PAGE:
BIKES AND MOVIES

BOURNE THE

SERIES text: Massimo Visconti


ACTION-FUELLED, FAST-PACED, INTELLIGENT - THE BOURNE MOVIES HAVE ALWAYS DELIVERED. THE BOURNE LEGACY’S HIGHVELOCITY 14-MINUTE MOTORCYCLE CHASE SCENE ON A HONDA CRF 450 THROUGH THE STREETS OF MANILA WAS, THEREFORE, SOMETHING WE WEREN’T PREPARED TO MISS…


D

uring a stormy night a human body floats among the waves in the Mediterranean Sea off Marseille. A fishing boat passes by, a group of Italian fishermen notice the corpse and haul the man onto their ship, believing him to be dead.” This is how Robert Ludlum set the scene back in 1980. The Jason Bourne character - a former CIA assassin suffering from extreme memory loss - was given to the world. One day he’d conquer it too - first starting from the book stores, then ruling on TV and, ultimately, taking over the silver screen. Ludlum, an American author, died in 2001. Yet Bourne wasn’t ready to retire. Eric van Lustbader continued the franchise and there are now more than 290 million copies of his books in print, while the translations of his works are up to 32 different languages and counting. The Bourne Identity was first adapted into a fourhour telefilm for ABC (American Broadcasting Company) in 1988, with Richard Chamberlain playing the lead role. Matt Damon was in as the new face of Bourne for the first three episodes of the more recent movie franchise but refused the offer of a fourth. When Jeremy Renner was asked to take over for Legacy, however, the Californian actor wasted little time in stepping in. Both the Bourne Ultimatum and Bourne Legacy (respectively the third and fourth episodes of the saga) feature breathtaking motorcycle chase scenes. In the latest episode, the scene runs for an almost unthinkable 14 minutes, making it the longest chase scene on motorcycle ever. That Renner is accompanied by a beautiful and half-frightened to death Rachel Weisz only adds to the scene’s appeal. More impressive are Renner’s riding skills though. The scene was shot in the Philippines, on the streets of Manila, and the actor couldn’t use any stunt doubles. As director Tony Gilroy recalls: “You’re not on a set, you’re not any place else, you can’t hide. You don’t control anything, so it’s like the fifth dimension of difficulty out there. We were there for months shooting all that on the streets.” Could we miss the chance to pay tribute to these two amazing actors and their Honda bikes? Of course not. Enjoy the pictures. The Bourne Identity had to overcome countless production obstacles before making it to cinema screens around the world. Indeed, it took five years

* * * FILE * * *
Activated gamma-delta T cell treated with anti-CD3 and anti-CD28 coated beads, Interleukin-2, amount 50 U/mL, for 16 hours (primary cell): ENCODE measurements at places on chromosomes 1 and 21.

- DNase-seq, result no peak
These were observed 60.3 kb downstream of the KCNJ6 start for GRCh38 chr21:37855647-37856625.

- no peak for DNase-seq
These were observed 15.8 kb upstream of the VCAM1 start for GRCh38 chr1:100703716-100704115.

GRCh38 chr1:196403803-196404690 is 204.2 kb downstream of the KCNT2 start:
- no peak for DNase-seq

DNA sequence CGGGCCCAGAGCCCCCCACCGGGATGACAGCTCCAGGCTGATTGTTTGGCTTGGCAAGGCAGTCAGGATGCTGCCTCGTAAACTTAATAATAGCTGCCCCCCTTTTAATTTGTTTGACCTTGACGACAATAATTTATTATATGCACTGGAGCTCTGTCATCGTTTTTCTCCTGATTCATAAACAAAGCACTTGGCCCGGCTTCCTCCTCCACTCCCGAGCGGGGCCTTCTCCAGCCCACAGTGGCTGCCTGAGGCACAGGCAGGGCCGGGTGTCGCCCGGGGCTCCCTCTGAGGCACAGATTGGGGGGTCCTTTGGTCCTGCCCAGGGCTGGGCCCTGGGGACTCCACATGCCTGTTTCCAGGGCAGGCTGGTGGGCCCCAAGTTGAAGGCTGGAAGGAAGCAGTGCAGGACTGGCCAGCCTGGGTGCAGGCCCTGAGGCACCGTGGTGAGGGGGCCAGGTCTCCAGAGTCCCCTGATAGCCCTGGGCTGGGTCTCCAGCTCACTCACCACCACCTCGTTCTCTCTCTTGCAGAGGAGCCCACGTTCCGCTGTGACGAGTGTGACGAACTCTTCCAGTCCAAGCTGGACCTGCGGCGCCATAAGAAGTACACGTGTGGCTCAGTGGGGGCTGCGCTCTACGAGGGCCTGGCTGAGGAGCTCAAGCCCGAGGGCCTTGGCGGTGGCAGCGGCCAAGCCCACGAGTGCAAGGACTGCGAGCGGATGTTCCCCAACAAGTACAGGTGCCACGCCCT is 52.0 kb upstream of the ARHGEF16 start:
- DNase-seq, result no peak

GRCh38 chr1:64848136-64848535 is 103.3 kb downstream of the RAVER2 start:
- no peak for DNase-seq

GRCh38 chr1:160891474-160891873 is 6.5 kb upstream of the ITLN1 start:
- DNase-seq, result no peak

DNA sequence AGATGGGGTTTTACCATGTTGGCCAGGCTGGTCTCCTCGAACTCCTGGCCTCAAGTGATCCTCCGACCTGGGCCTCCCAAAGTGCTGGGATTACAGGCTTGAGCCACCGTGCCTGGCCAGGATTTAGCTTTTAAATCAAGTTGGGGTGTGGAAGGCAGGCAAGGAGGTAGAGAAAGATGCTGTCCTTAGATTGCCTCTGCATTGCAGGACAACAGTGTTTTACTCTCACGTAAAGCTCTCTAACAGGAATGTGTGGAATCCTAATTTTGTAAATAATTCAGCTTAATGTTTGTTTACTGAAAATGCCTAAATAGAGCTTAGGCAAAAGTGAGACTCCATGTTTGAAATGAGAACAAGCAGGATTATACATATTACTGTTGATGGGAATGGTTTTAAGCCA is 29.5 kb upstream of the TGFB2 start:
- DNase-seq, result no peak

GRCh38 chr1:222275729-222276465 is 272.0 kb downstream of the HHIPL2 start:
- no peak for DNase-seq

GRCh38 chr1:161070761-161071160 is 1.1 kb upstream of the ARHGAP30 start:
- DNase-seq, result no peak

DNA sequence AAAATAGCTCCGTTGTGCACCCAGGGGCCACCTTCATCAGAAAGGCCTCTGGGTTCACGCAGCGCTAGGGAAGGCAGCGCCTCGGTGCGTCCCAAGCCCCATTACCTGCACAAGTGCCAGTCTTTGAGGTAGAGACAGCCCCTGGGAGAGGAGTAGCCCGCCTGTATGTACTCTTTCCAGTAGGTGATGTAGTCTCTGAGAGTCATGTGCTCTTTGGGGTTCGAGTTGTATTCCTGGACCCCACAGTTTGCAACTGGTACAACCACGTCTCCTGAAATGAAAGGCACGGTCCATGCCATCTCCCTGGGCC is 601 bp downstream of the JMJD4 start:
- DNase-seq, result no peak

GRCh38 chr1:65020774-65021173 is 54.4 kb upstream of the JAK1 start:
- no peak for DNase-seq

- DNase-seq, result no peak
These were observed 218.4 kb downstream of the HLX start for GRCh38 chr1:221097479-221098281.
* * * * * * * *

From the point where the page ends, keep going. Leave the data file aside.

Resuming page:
Jeremy Renner as Aaron Cross in “The Bourne Legacy”


Matt Demon as Jason Bourne in “The Bourne Ultimatum”


for director Doug Liman to adapt the first novel into the movie screenplay. Matt Damon spent three months training in stunt work, weaponry, boxing, and Kali (a martial arts discipline) to be ready to shoot The Bourne Identity. While filming, Damon said he disliked some of the changes made to the script he had last approved, forcing the production team to add another scene (the farmhouse one). After a test audience watched the movie, the entire cast had to fly back to Paris in order to add some more action to the plot. The release date was pushed back by nine months and the studio had to add an extra $8million onto its budget. In the end $60million was spent on the film. It grossed $214million. It was probably worth it. The Bourne Ultimatum was shot across seven countries. The locations included Paris, London, Madrid, Berlin, Tangier and New York. While filming the car chase scene in downtown Manhattan, the NYPD set a speed limit of 35 miles per hour for public safety reasons. Watch the movie though and you really can’t tell. ‘On August 3 Bourne Comes Home’ – that’s the slogan daubed on a 50ft high billboard inadvertently placed on the side of Matt Damon’s Manhattan apartment block. Before deciding on Jeremy Renner, 14 other names were on the list to take over from Damon, including Jake Gyllenhaal, Tobey Maguire, Taylor Kitsch and Michael Fassbender. The number of Oscar nominations among a starstudded cast was an impressive 15. Renner and Edward Norton both have two, while Weisz owns one. None of them come near the legendary Albert Finney however. He has five. Something of a motorcycle enthusiast, Renner is the proud owner of as many as 10 bikes. In the film, he did almost all of his own stunts. The Bourne Legacy’s motorcycle chase scene required 300 extras, 200 local workers and 90 cars. With a $130 million production budget, Legacy is the most expensive of the Bourne movies yet. Combine the worldwide grossing figures for the first three movies and you reach a highly lucrative $945 million. It all makes impressive reading. But the big question is this - will Universal Pictures be able to turn Bourne into an evergreen Bond-like hero who thrills, fascinates and entertains his audience for 50 years? On that one, we’ll just have to wait and see.


Jeremy Renner and Rachel Weisz on a Honda CRF 450 during the chase scene in “The Bourne Legacy”

WATCH AND GET INSPIRED www.inspire-lcr.com/thebournelegacy


www.arrow.it


“Another one bites my dust ”


BIKES AND PEOPLE

text: Shaun Curran - photo: James Pipino